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Cut IT Spending in Tough Times? Not so fast.

Posted on: February 29th, 2012 by under Company News, Hardware | No Comments

Information Technology SpendingInformation technology spending has always been an easy target for CFOs when budget-crunching time comes around. Delaying projects or doing without the latest technology can offer significant savings. But what will cutting IT Spending do to your business?

In today’s hyper-competitive marketplace, the companies that are thriving are the ones that are truly technology-driven. Investments in technology boost productivity and profits. Falling behind in use of technology has been the final tipping point for many failed companies.

While this could certainly be considered a self-serving position, that doesn’t mean it’s without value. What brought this topic to mind was an article in today’s Wall Street Journal, called “Cut Those Costs! (But Not Tech).”

The article lays out the new landscape that companies are presented with; how to cut costs without losing your competitive edge and hurting the business. One example given is an Engineering firm in Colorado, CH2M Hill. From the article:

 The Englewood, Colo., engineering firm is cutting back on expenses like corporate events and bonuses for employees, yet it plans to boost its $100 million-a-year information-technology budget by as much as 20% this year. In part, the money will go to fund new systems that will make it easier for workers to use a variety of mobile devices on the job.

“We’re very concerned about the economy and trying to take some measures to cut costs,” says Mike Lucki, CH2M’s chief financial officer. “But this is an investment that we need to make to stay competitive. If you don’t do it, you’re not in the game.”

Mr. Lucki is not alone. A recent survey by Baruch College’s Zicklin School of Business found that CFO’s are planning to increase IT spending on average by 10% in 2012. Compare this to 2008, when plans were to hold even or decrease spending. Needless to say, the tech explosion has opened more than a few eyes of financial decision-makers who were once quick to make technology their sacrificial lamb.

That doesn’t mean it’s easy or fool-proof. Increasing IT spending in tough times requires careful planning and even more careful evaluation of specific technologies and the potential returns to the business. But if you’re not thinking this way now, as Mr. Lucki says in the article, you’ll never make it to your 2015 plan. I recommend you read the whole article (link above). It’s a worthwhile 5 minutes out of your day.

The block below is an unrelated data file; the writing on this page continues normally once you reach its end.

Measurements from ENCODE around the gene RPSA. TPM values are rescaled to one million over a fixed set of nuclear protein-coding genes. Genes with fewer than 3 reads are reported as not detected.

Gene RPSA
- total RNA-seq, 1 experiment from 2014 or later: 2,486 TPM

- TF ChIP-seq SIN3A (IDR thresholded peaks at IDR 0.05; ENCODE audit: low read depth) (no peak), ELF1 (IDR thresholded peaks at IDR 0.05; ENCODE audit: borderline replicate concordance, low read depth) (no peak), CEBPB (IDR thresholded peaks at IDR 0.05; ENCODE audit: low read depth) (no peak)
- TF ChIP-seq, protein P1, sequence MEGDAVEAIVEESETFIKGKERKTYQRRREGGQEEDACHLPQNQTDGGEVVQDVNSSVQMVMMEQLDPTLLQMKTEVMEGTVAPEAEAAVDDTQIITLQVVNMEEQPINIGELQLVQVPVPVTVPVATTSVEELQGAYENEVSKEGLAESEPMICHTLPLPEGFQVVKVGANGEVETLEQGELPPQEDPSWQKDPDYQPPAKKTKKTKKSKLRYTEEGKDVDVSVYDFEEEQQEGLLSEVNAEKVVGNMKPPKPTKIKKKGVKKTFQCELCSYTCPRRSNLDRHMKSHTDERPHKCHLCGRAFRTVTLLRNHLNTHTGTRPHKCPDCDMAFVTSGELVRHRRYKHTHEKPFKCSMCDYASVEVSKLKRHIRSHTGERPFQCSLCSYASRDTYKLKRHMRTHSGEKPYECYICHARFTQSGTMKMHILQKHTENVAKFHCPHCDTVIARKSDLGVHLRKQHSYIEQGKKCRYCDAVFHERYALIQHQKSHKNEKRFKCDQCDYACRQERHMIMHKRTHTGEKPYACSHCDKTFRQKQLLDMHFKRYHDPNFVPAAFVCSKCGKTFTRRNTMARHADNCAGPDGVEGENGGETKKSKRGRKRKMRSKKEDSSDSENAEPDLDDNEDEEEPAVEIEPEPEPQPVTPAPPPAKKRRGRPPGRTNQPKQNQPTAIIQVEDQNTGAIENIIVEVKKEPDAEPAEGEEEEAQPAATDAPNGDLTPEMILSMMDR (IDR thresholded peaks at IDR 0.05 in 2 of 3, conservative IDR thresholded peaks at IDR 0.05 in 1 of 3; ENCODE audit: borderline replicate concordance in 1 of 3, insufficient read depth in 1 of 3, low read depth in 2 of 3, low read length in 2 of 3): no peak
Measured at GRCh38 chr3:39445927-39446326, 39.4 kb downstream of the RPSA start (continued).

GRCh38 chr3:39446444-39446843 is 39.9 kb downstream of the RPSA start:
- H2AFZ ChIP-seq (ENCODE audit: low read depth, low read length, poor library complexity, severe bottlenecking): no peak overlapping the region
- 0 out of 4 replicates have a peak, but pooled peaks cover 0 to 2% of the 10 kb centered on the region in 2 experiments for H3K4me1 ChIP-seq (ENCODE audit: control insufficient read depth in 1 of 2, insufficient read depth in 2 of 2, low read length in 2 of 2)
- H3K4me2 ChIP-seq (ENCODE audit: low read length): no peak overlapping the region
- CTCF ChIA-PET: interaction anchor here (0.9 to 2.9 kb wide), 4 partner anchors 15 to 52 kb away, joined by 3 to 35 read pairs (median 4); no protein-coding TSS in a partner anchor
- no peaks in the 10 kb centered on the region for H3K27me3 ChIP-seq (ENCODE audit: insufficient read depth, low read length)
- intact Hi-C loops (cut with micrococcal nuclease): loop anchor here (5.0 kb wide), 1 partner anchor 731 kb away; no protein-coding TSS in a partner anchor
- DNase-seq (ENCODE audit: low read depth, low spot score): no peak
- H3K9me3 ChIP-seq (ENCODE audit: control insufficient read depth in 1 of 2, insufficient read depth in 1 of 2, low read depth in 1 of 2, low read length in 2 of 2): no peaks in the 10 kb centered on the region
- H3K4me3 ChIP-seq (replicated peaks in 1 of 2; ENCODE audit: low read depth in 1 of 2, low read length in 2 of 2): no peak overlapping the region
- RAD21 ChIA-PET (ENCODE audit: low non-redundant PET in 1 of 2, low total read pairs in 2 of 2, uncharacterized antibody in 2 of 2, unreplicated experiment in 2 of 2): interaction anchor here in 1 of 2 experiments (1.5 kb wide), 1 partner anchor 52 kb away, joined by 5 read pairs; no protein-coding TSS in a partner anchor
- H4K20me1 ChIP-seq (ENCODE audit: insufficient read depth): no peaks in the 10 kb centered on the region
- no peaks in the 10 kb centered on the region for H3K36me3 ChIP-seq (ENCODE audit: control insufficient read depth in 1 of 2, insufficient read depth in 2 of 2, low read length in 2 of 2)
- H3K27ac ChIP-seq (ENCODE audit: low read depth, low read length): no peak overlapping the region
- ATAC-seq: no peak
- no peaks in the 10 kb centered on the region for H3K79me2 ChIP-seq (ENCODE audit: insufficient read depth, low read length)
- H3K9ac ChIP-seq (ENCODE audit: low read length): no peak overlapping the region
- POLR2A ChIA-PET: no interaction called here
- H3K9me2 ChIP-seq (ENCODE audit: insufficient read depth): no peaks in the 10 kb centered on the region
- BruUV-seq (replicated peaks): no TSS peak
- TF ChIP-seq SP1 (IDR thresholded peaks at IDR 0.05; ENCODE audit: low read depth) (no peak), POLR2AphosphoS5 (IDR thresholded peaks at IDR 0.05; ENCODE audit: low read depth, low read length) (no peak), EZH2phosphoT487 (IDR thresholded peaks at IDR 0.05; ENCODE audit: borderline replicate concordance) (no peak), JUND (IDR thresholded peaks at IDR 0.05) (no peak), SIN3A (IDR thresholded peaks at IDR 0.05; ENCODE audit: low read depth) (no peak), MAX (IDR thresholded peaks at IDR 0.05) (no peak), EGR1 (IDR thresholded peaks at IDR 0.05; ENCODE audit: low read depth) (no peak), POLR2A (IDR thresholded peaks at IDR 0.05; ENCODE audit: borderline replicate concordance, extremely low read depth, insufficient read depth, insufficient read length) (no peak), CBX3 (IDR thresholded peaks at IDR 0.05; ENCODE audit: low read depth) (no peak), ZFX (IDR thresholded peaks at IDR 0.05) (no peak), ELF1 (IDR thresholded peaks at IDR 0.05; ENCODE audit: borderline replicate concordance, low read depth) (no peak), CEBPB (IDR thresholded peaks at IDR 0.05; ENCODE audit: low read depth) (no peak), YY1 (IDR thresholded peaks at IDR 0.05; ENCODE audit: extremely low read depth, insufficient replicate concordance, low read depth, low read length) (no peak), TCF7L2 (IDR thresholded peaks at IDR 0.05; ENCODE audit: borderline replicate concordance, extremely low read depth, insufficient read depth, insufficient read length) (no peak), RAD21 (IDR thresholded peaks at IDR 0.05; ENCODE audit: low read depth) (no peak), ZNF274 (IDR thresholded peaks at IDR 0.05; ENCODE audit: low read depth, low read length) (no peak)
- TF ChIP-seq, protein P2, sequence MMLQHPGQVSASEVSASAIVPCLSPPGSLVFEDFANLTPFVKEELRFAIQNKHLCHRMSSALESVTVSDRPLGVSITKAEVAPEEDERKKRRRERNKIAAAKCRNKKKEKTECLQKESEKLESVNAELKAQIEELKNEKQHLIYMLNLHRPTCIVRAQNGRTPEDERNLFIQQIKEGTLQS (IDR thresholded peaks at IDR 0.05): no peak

Creating Private Folders in Microsoft Windows XP

Posted on: December 5th, 2010 by under Company News, Microsoft, Operating Systems | No Comments

Creating private folders in Microsoft Windows XP is a simple, if somewhat limited process. Here is a quick how-to on how to accomplish this.

There are two possible scenarios.

1) You want to make some folders accessible only when you are logged on with your user account.

2) You want to make some folders inaccessible to anyone without a password, including administrator.

Scenario 1:
•Open My Computer
•Double-click the drive where Windows is installed (usually drive (C:), unless you have more than one drive on your computer).
•If the contents of the drive are hidden, under System Tasks, click Show the contents of this drive.
•Double-click the Documents and Settings folder.
•Double-click your user folder.
•Right-click any folder in your user profile, and then click Properties.
•On the Sharing tab, select the Make this folder private so that only I have access to it check box.


•This option is only available for folders included in your user profile. Folders in your user profile include My Documents and its subfolders, Desktop, Start Menu, Cookies, and Favorites. If you do not make these folders private, they are available to everyone who uses your computer.
•When you make a folder private, all of its subfolders are private as well. For example, when you make My Documents private, you also make My Music and My Pictures private. When you share a folder, you also share all of its subfolders unless you make them private.
•You cannot make your folders private if your drive is not formatted as NTFS. For information about converting your drive to NTFS, check here.

Scenario 2:

My Private Folder is a free Microsoft utility that can be used to password protect one folder per user (profile) applying encryption without resorting to full fledged EFS Windows Encrypting File System.

My Private Folder can be downloaded here, and the install is straightforward. The utility places a shortcut to the password protected folder in C:\Documents and Settings\ on your desktop.

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